I took workshops with Zelda Lockhart who said I have to be willing to work as hard for my writing job as I do for my supervised job. This was a milestone in my writing life because a part of me was always waiting for some break to happen to give me more time. So I started to push myself harder to have a complete writing career while juggling the job and life I had.

2) Please tell me your favorite three authors.

J. California Cooper, Amy Bloom, and (at this moment) Junot Diaz. But Raymond Carver always comes to mind whenever I’m asked.

3) Briefly describe your journey to publication.

I have written since I was in third grade and wrote for school papers and such. Then I majored in creative writing in undergrad, but I cared nothing about publishing. I only wanted to write. I finally started submitting stories to small literary journals when I attended NYU’s graduate creative writing program and became a more disciplined writer. E. L. Doctorow was my thesis advisor, and he told me he laughed out loud when he read one of my stories, so I gained confidence and submitted to NYU’s literary journal. That was my first real publication. Since then, I generally take a long time writing and revising until a piece feels complete. Salt in the Sugar Bowl, my new novella, features many fictional characters that I have been in relationship with for a long while. An editor heard me read an excerpt about one of these characters at an open mic and invited me to submit my novella; they accepted it. Also from time to time I am inspired to write a nonfiction article, and it usually comes from a deep place that is rather emotional. I usually have successes with such pieces.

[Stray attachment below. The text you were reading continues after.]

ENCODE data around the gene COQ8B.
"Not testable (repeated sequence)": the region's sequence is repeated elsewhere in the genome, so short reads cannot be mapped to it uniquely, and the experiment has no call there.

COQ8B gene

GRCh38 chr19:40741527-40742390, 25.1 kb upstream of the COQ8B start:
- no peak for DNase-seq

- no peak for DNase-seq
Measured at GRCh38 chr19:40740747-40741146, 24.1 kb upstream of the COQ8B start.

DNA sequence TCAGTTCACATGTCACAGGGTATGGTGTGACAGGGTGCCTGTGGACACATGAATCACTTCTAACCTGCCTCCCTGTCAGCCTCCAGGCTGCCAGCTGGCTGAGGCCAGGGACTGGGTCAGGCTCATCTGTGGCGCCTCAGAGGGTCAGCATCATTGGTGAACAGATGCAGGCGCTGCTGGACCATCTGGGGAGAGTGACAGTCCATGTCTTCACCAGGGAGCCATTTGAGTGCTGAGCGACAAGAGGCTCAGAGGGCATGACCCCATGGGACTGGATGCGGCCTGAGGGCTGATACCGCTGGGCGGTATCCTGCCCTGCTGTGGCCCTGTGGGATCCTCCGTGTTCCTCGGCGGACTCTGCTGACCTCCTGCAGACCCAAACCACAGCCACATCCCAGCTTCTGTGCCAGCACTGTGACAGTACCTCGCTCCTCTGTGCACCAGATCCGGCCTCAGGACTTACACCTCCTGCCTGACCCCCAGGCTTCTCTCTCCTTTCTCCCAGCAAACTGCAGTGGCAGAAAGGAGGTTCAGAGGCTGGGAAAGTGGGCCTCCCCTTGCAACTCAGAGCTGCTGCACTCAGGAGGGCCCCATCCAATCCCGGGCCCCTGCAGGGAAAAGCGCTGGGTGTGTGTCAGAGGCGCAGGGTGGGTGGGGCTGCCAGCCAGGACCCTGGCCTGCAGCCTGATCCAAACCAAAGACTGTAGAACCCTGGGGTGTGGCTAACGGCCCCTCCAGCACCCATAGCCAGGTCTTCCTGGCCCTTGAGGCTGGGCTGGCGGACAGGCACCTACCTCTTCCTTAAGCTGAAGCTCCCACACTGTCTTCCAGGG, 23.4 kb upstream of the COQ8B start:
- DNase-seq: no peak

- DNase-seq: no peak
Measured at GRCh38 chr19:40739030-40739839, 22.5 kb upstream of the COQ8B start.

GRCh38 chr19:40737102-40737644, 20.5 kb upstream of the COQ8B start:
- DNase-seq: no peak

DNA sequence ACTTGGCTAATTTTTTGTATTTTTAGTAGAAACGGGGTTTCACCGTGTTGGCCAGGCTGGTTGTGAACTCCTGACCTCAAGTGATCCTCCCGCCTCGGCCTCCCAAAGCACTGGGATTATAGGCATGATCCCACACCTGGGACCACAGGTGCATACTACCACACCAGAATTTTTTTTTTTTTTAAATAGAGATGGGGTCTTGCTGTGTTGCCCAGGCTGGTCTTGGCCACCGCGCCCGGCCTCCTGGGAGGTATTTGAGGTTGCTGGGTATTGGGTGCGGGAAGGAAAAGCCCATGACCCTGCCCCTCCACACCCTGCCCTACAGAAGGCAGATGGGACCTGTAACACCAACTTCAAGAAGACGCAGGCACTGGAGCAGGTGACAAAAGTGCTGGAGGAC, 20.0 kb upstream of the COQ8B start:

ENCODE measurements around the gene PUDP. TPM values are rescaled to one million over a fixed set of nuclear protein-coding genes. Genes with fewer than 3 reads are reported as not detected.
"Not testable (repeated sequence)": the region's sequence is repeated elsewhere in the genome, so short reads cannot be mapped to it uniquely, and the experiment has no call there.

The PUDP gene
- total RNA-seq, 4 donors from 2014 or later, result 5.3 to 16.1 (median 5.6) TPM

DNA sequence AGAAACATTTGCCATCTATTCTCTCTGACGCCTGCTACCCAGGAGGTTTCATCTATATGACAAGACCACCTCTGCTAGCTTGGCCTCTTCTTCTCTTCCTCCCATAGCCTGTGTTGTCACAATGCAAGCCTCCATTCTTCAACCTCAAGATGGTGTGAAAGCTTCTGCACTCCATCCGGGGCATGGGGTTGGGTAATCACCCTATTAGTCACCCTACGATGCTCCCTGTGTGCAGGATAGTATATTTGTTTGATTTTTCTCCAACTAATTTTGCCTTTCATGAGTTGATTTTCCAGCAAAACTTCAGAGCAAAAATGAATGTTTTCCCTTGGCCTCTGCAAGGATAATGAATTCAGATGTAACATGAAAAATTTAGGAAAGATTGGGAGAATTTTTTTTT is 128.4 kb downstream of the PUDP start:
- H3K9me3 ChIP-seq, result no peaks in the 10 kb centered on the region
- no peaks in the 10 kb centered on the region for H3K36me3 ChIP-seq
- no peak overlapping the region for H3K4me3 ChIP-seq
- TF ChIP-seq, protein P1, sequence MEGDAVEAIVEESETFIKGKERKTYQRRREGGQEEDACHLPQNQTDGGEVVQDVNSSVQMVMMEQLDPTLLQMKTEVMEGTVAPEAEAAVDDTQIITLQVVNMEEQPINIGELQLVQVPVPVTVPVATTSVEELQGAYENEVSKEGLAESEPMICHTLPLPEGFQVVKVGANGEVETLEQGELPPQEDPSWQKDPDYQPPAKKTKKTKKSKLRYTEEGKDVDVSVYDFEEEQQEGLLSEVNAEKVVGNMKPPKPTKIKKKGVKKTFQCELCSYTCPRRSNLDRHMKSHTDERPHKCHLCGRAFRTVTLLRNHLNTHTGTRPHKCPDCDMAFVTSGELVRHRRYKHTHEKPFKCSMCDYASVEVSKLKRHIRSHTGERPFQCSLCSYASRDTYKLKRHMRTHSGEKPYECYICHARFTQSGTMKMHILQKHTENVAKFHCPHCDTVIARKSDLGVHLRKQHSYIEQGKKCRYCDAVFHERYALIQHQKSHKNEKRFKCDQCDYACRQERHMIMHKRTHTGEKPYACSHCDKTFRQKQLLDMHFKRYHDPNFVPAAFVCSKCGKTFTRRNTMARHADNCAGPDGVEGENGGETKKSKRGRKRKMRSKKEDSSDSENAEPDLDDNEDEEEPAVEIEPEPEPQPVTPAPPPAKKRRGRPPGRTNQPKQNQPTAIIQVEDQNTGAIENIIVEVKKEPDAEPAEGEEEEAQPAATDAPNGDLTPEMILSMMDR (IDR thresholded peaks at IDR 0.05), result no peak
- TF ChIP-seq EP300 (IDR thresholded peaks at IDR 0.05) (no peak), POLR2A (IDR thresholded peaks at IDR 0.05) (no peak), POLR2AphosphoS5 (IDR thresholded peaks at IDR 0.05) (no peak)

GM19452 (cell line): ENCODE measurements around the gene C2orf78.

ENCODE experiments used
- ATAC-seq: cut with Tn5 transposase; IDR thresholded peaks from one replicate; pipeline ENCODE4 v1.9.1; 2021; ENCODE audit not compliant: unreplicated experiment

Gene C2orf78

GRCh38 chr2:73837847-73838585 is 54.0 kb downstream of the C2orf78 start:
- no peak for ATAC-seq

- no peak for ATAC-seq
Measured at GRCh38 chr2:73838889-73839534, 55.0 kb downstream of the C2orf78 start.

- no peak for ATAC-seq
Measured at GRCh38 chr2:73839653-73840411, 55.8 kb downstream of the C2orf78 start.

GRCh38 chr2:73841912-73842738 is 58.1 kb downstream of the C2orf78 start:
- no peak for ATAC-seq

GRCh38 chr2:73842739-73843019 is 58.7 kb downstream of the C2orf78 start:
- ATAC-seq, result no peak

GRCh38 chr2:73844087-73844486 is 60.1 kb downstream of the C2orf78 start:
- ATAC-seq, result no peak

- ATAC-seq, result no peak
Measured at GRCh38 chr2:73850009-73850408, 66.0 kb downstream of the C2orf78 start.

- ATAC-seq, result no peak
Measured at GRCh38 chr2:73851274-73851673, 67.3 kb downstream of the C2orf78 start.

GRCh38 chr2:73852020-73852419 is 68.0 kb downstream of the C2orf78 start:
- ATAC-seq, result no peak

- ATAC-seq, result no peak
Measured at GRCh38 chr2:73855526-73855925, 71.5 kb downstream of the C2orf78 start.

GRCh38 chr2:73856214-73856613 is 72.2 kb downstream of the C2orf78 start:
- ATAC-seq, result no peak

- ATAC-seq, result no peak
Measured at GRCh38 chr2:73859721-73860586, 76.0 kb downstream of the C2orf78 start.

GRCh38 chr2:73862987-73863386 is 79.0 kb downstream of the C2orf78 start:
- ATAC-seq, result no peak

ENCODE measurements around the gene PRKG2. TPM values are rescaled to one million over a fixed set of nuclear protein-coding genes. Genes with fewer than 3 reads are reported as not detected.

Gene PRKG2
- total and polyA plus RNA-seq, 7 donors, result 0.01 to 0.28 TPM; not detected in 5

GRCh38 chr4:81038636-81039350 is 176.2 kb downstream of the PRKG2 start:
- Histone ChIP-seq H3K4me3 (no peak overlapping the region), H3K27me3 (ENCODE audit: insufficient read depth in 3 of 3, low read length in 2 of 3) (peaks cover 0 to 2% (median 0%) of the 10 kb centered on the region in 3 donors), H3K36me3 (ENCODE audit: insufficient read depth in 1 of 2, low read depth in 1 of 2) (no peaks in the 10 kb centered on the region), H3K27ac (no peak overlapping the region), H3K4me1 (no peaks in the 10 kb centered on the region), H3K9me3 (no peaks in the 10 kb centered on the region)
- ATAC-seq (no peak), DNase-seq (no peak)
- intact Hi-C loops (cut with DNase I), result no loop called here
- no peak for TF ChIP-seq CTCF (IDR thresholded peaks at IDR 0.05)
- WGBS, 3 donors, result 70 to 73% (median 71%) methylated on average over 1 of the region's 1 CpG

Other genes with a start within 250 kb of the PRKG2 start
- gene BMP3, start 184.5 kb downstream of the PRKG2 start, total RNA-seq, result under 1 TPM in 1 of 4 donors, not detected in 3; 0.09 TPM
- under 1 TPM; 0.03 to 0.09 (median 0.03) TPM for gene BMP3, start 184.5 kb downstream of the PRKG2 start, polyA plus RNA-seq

4)  Advice for those on the road to publication?

Don’t be self-conscious. That was always my personal demon because it caused me to rethink and censor myself. Write for yourself, and forget about the people who could be looking over your shoulders and chastising you for telling your truth. Get lost in your own voice, and forget about being safe. Your readers aren’t your family, so grow all the way up and be yourself. Then be diligent about rereading and revising your work. Be ruthless in self-editing. Be honest.

5) Do you write every day?